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Evacuate Our Afghan Allies—All of Them

And resettle them here.
August 18, 2021
Evacuate Our Afghan Allies—All of Them
Jampacked with more than 7,000 refugees, the South Vietnamese Navy ship HQ-504 arrives at Vung Tau port, the South Vietnam' s most popular sea resort, and now the only port city in the Government hands. More than 20,000 Vietnamese refugees including those from Hue and Da Nang arrived at Vung Tau from Cam Ranh Bay, on board the Navy ships. The cease fire agreement was signed during the international peace conference on Vietnam the 02 March 1973 in Paris. (Photo credit should read STAFF/AFP via Getty Images)

“How many more lives, American lives, is it worth?” President Biden asked the American public this week, defending his administration’s reckless abandonment of Afghanistan. But what about those Afghans who risked their lives to protect our soldiers, contractors, and embassy personnel? Are their lives not worth something? We are the most powerful nation on the face of the earth. Can we really do nothing to evacuate those who stood with us for twenty years?

What good does it do to have 6000 well-armed soldiers on the tarmac of Hamid Karzai International Airport when the people they are supposed to help leave are being beaten back on the streets of Kabul? There will be plenty of time to assess who was to blame in this fiasco—and resignations should come—but our duty now is to get as many people out as we can, even if it means risking American casualties.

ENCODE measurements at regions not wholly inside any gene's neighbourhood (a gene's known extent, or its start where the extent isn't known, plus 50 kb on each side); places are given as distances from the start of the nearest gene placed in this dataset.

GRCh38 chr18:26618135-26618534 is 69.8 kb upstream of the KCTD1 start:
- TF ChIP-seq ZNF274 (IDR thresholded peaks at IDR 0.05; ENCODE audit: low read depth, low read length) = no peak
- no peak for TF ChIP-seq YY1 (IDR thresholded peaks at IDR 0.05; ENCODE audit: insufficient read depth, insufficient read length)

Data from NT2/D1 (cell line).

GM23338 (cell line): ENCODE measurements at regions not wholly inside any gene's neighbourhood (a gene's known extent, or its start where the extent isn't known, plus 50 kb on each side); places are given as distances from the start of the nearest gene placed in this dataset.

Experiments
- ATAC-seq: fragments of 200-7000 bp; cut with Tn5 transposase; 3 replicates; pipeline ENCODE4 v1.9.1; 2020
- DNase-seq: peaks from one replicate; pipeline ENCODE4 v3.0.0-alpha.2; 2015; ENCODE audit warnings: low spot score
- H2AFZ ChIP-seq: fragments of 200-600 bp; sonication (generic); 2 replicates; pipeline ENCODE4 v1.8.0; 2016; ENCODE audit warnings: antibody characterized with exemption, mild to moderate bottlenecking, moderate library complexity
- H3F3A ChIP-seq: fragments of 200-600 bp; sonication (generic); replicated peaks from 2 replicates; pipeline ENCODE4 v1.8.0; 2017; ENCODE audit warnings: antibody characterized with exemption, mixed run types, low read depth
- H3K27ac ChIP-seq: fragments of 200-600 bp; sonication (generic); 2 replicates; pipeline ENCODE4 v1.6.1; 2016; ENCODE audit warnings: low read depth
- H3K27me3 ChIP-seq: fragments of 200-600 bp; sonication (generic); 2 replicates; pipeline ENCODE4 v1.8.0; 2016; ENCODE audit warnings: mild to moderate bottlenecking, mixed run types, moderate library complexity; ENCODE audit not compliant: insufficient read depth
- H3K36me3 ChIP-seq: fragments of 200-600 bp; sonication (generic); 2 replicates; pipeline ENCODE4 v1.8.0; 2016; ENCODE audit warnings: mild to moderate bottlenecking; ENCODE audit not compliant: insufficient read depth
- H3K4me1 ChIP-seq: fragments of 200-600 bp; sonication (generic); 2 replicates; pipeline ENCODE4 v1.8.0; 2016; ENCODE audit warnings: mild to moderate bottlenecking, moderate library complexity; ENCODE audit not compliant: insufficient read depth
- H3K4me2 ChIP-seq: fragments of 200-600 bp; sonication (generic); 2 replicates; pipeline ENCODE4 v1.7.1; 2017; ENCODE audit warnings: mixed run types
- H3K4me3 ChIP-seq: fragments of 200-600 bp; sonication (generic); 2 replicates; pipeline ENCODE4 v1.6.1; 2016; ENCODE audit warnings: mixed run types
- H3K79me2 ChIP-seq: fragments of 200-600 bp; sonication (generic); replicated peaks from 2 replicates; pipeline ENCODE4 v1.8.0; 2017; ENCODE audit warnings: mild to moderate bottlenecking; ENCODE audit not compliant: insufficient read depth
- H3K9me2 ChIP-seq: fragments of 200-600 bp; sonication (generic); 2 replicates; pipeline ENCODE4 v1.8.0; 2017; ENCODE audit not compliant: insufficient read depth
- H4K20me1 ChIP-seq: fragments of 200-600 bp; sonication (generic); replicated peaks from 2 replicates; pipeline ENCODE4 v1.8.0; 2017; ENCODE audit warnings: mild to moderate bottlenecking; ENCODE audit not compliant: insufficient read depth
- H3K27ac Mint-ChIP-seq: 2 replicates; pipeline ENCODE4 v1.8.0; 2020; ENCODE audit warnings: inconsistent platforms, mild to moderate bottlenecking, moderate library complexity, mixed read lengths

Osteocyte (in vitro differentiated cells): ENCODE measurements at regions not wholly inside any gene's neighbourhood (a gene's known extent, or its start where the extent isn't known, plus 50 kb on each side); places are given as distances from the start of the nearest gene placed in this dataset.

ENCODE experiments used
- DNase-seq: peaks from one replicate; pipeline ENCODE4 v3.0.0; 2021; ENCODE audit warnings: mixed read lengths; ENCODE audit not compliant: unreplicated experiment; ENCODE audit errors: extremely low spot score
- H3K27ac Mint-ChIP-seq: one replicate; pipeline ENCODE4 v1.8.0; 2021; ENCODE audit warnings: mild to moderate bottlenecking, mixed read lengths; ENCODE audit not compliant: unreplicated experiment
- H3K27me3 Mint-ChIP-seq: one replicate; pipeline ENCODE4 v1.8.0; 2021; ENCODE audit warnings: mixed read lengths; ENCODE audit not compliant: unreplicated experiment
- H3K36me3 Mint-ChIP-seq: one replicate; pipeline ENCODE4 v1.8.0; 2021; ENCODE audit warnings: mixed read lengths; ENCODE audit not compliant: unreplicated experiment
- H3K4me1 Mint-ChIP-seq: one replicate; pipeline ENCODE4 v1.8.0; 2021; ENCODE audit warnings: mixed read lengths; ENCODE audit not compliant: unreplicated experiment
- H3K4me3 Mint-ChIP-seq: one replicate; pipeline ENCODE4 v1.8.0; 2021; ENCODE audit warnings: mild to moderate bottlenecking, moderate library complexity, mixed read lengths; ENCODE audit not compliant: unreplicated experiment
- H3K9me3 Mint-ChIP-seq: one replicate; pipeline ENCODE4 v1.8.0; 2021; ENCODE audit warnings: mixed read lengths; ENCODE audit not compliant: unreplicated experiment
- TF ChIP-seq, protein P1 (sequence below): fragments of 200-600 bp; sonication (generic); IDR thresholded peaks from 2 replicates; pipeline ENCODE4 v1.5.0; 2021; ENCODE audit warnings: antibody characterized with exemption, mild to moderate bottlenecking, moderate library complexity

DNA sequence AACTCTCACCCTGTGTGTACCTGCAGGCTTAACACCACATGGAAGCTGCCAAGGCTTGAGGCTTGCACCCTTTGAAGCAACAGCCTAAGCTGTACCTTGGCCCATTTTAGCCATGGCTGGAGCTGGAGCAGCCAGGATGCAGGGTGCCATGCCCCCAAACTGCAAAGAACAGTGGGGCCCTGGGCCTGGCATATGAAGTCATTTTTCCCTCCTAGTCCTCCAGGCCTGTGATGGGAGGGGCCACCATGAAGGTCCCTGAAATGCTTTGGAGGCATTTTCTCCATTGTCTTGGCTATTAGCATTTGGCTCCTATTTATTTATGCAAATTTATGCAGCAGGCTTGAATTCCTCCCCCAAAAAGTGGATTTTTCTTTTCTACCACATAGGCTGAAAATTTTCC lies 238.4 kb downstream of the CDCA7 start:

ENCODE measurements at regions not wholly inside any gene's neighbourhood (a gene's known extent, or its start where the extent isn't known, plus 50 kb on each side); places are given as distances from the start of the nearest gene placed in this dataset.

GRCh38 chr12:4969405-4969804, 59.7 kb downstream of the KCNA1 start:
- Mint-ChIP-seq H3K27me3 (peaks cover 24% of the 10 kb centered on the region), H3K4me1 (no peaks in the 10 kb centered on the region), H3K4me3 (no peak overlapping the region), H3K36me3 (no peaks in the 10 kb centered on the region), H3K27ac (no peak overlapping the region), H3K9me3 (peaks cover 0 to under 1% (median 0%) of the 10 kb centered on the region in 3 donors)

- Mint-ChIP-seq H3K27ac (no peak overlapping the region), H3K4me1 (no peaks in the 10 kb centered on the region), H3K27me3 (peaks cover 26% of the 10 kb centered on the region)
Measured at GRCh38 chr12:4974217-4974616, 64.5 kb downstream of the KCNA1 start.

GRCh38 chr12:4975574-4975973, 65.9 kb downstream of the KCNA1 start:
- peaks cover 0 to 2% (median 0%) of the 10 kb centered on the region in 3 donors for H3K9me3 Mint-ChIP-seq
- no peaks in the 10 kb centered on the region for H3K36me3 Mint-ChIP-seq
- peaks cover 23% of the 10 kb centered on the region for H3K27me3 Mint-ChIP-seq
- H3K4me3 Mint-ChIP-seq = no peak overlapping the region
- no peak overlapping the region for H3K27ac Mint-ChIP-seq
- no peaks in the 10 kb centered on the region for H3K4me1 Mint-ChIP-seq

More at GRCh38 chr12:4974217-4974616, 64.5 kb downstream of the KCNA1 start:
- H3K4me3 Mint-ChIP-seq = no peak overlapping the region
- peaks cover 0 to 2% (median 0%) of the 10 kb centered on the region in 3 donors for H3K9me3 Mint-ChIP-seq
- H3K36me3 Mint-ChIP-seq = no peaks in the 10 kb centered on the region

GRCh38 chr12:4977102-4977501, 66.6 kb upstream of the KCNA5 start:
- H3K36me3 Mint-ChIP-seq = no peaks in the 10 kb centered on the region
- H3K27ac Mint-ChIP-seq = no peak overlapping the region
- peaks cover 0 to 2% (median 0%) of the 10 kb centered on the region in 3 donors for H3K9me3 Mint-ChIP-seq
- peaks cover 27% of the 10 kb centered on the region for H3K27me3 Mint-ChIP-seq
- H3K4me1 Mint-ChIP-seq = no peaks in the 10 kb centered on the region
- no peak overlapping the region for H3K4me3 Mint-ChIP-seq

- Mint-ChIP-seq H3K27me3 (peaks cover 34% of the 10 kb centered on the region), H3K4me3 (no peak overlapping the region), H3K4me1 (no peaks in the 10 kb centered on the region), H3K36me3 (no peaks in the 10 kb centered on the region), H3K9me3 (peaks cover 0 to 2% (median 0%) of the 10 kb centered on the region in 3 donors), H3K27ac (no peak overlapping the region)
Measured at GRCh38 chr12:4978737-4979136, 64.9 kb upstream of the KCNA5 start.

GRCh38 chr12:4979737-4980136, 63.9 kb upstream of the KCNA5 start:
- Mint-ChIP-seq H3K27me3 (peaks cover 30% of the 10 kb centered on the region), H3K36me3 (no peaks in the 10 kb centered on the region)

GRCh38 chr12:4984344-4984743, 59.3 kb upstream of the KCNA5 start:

We have a limited amount of time to accomplish the task. But the military assures us that we can fly as many as 9,000 people out daily. We can’t possibly check papers, do security checks, or even demand passports from those seeking safe transit—news reports suggest that many Afghans who had begun the process of applying for the Special Immigrant Visas had their paperwork, including passports, destroyed when we abandoned our embassy. The vetting that would normally take place in country will have to be handled once the Afghans arrive safely in third-party countries like Qatar, Albania, and Kosovo, where discussions are underway to house them temporarily. An operation this big—we are looking at some 80,000 or more people, including dependents of those who worked directly or indirectly for the U.S. government—will require resources and personnel working round the clock. But there are also organizations who are willing to help: non-governmental agencies, churches, mosques, civic groups.

This is not the first influx of tens of thousands of refugees the United States has dealt with. When Vietnamese whom we’d left behind started fleeing their homeland after the Vietnam War, we managed to evacuate 125,000 in fast order, and over the next 15 years successfully admitted 500,000 such refugees. I saw this first-hand in 1978 when two brothers who had fled Vietnam by boat came to live with me for a short time. I picked up the scared young men at Dulles Airport, clad in short-sleeve shirts, khakis, and flip flops, despite the freezing weather. Like so many of their contemporaries, these men went on to lead exemplary lives, acquiring education, becoming citizens, and contributing to their communities and the country. One of them recently retired from a career as an FBI computer specialist.

There is no reason we cannot do the same thing for these Afghans.

The politics of admitting Afghan refugees will not be easy. Already, the trolls at Fox News are warning of invading hordes. But neither was admitting so many Vietnamese. In 1979, President Jimmy Carter doubled the number of Southeast Asian refugees the United States admitted. As one of those refugees wrote four decades years later: “A poll from CBS and The New York Times showed that 62% of Americans disapproved. He did it anyway.” And so should President Biden.

Linda Chavez

Linda Chavez is a senior fellow at the National Immigration Forum and served in the Reagan White House as director of public liaison. Her views are her own and do not necessarily reflect those of any organization.